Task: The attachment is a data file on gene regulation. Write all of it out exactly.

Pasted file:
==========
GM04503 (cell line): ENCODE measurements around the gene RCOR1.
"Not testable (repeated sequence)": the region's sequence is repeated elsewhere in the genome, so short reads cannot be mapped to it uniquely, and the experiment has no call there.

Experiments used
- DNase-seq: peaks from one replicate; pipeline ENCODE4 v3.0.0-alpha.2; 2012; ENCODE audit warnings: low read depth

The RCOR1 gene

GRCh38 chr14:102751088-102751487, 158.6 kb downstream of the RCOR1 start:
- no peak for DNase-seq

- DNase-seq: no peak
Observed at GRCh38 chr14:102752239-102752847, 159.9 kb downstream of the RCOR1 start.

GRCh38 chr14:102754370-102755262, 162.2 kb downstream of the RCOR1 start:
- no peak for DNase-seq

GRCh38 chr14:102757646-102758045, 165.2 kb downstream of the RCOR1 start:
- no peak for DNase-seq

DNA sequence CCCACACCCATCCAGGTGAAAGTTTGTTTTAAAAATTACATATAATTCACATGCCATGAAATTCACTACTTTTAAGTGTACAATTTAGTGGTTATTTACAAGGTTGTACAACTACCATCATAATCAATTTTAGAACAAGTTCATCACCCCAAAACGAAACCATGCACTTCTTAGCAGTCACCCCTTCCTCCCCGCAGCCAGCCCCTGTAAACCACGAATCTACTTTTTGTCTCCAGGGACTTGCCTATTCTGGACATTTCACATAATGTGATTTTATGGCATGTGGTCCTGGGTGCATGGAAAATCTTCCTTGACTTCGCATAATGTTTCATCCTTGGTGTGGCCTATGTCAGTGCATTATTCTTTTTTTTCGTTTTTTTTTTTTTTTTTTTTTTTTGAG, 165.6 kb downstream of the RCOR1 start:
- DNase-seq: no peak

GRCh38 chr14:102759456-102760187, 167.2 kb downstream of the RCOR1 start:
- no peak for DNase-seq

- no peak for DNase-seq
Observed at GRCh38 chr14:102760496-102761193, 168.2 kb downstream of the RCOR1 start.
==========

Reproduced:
GM04503 (cell line): ENCODE measurements around the gene RCOR1.
"Not testable (repeated sequence)": the region's sequence is repeated elsewhere in the genome, so short reads cannot be mapped to it uniquely, and the experiment has no call there.

Experiments used
- DNase-seq: peaks from one replicate; pipeline ENCODE4 v3.0.0-alpha.2; 2012; ENCODE audit warnings: low read depth

The RCOR1 gene

GRCh38 chr14:102751088-102751487, 158.6 kb downstream of the RCOR1 start:
- no peak for DNase-seq

- DNase-seq: no peak
Observed at GRCh38 chr14:102752239-102752847, 159.9 kb downstream of the RCOR1 start.

GRCh38 chr14:102754370-102755262, 162.2 kb downstream of the RCOR1 start:
- no peak for DNase-seq

GRCh38 chr14:102757646-102758045, 165.2 kb downstream of the RCOR1 start:
- no peak for DNase-seq

DNA sequence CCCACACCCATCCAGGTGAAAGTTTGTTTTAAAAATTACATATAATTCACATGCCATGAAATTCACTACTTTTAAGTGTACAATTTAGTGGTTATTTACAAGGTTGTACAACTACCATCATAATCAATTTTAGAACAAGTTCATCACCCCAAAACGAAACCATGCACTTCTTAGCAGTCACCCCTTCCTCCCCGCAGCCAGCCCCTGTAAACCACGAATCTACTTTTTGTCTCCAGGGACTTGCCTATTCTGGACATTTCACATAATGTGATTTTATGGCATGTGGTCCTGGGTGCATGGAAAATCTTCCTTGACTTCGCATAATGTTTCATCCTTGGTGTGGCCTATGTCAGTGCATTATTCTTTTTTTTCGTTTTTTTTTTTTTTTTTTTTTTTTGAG, 165.6 kb downstream of the RCOR1 start:
- DNase-seq: no peak

GRCh38 chr14:102759456-102760187, 167.2 kb downstream of the RCOR1 start:
- no peak for DNase-seq

- no peak for DNase-seq
Observed at GRCh38 chr14:102760496-102761193, 168.2 kb downstream of the RCOR1 start.